The Red Bead Supplies

Basic Jewelry Crimping Instructions

Wavy Weave Bracelet Tutorial

Materials List

  • Soft Flex Flexible Beading Wire
  • Crimp Tubes metal color to match your clasp
  • Crimp Covers, optional (metal color to match your clasp)

  • Tools

  • Bead Stoppers
  • Crimping Pliers
  • Cutters

  • You've spent all of the time planning your bead purchases, acquiring your material, and designing your stringing lay-out for your bracelet or necklace. Now protect your jewelry creation by using a high quality beading wire and giving the finishing touches to your closure a professional look. For bracelets we recommend using .019" or .024" wire since bracelets receive a lot of wear and tear, much more than necklaces. If you find it is necessary to use .014" we recommend examining your bracelet from time to time for signs of additional wear.

    String your beads onto flexible beading wire in the order you desire for your bracelet or necklace. String a crimp tube onto each end and use the bead stopper at one end to prevent the beads from falling off. Place the beading wire at the opposite end through the small loop in one side of your clasp and back through your crimp tube leaving a loop in the wire large enough for the clasp to move freely. See photo below.

    Secure your crimp tube using the following instructions:

    After stringing, place the crimp tube in the channel of the crimping pliers closest to the handles. This section of the crimping pliers looks something like a lima bean. Be sure that your beading wire strands lay side by side inside the tube and are not crossed. This is very important! If you look down the end of the crimp you will see both strands plus the tooth of the crimping pliers hovering between them.

    Squeeze the crimping pliers firmly. Be careful not to squeeze so tightly that the crimp bead bites into your wire, just squeeze with enough pressure for the crimp to firmly hold the wire. The tooth in the crimping pliers has now separated both strands, creating a channel between. The crimp tube should now have a slightly rounded bottom with a channel running down the middle on the top. The wire should be held firmly by the crimp tube at this point.

    Turn the crimp tube one quarter of a turn, either toward you or away from you. Reposition it in the second channel of the crimping pliers and squeeze gently at first then firmly to fold the crimp tube over. You can watch this happen if you look at the end of the crimp tube as you are squeezing. It is important that the crimp tube is perpendicular to the channel in the crimping plier when you start to squeeze for it to fold over evenly.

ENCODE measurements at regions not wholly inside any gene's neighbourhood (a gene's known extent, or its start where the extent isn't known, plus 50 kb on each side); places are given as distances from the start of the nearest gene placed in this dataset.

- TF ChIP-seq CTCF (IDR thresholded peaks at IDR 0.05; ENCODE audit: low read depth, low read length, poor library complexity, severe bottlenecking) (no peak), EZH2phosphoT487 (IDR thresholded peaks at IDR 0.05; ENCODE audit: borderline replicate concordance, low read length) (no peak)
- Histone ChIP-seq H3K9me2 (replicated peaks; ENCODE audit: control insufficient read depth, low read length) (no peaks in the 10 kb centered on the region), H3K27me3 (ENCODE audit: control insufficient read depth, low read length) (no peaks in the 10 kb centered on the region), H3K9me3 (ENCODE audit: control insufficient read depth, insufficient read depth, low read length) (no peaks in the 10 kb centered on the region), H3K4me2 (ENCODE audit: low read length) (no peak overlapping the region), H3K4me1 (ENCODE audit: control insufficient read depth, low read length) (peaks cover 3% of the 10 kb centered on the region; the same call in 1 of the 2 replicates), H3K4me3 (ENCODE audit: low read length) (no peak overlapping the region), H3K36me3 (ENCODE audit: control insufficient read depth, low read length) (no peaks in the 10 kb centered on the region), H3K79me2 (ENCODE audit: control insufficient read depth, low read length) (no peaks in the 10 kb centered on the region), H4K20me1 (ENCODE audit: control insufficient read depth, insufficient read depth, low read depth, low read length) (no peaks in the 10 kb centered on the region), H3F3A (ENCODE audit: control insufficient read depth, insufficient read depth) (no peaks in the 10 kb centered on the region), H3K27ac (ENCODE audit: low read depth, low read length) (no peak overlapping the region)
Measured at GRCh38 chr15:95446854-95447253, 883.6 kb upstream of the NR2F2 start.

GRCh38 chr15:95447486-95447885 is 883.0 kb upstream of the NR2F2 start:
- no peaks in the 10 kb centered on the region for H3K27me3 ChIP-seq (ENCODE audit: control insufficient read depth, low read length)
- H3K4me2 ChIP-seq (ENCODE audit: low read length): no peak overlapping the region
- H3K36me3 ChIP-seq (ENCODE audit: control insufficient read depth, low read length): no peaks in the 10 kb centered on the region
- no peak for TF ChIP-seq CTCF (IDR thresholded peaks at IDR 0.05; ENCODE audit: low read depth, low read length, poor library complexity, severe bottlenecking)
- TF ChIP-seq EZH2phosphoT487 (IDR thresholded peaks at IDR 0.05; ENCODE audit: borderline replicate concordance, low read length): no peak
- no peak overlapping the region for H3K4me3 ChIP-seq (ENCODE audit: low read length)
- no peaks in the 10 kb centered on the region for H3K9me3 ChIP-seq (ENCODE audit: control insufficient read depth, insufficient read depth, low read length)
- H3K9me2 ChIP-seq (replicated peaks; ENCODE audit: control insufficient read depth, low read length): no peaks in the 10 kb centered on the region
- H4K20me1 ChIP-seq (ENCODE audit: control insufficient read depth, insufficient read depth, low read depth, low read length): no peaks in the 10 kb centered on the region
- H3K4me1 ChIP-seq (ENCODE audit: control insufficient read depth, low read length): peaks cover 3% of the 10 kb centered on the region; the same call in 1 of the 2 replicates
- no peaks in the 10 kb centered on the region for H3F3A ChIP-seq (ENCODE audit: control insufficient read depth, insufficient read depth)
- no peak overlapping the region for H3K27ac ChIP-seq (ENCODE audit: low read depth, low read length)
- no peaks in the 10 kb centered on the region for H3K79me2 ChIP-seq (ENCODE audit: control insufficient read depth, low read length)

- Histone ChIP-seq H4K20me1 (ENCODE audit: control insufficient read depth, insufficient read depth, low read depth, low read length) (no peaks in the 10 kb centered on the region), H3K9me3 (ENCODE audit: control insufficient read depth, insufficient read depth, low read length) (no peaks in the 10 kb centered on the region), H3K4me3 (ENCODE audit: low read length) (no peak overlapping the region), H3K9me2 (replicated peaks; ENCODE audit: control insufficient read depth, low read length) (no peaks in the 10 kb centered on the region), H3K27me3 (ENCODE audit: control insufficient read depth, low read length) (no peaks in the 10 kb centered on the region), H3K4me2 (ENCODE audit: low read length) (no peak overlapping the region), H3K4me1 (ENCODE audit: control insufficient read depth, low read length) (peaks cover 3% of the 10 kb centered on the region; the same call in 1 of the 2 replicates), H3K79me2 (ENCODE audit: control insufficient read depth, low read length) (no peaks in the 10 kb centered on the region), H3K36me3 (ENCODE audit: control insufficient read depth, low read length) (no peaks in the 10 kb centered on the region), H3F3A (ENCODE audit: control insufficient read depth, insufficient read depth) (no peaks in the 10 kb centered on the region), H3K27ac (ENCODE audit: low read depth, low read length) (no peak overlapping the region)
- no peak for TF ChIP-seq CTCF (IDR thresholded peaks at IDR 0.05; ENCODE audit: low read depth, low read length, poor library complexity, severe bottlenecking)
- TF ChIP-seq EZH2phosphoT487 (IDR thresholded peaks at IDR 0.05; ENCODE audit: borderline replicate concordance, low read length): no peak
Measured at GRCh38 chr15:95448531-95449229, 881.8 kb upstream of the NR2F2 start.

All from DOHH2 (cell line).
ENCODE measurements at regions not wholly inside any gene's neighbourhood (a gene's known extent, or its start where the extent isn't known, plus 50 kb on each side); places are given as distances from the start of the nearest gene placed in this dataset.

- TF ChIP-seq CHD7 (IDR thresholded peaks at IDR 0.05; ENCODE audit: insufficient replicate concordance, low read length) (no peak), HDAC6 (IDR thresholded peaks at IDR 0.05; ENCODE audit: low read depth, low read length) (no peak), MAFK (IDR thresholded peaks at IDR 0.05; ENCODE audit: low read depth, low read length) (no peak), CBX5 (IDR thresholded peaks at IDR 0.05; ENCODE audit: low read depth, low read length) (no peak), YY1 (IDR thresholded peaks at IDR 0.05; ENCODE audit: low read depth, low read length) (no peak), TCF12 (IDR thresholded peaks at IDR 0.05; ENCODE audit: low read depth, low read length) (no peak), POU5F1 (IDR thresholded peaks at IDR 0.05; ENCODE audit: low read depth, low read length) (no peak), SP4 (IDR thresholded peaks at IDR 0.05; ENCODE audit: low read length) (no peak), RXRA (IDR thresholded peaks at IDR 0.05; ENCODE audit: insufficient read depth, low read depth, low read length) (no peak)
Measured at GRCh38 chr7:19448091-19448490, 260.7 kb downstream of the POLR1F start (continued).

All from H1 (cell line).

Arrange your bracelet or necklace into the shape it will be when worn (for example a bracelet might be more circular while a necklace might be more oval) and crimp the remaining end, repeating the steps for the other side of your clasp. If you lay your necklace in a straight line and crimp it, for instance, and then put it on, there might not enough room to allow it to form a circle, or if it does the wire will always be under tension and the potential for it to snap will be much greater.

    Leaving the crimp exposed can work with some designs, but if you want a more finished look, cover your crimp with a crimp cover.

    Variation: You do not always need to place your crimp right next to your clasp. You can also string one or more beads onto both wires before adding your crimp. Some designers like to use this method when concerned the crimp might cause additional wear to the wire if placed next to the clasp. Just remember any bead added in this fashion will need a hole large enough to accommodate two strands of beading wire. In the photo above I used 2 pewter beads next to both ends of the clasp before adding my crimp.

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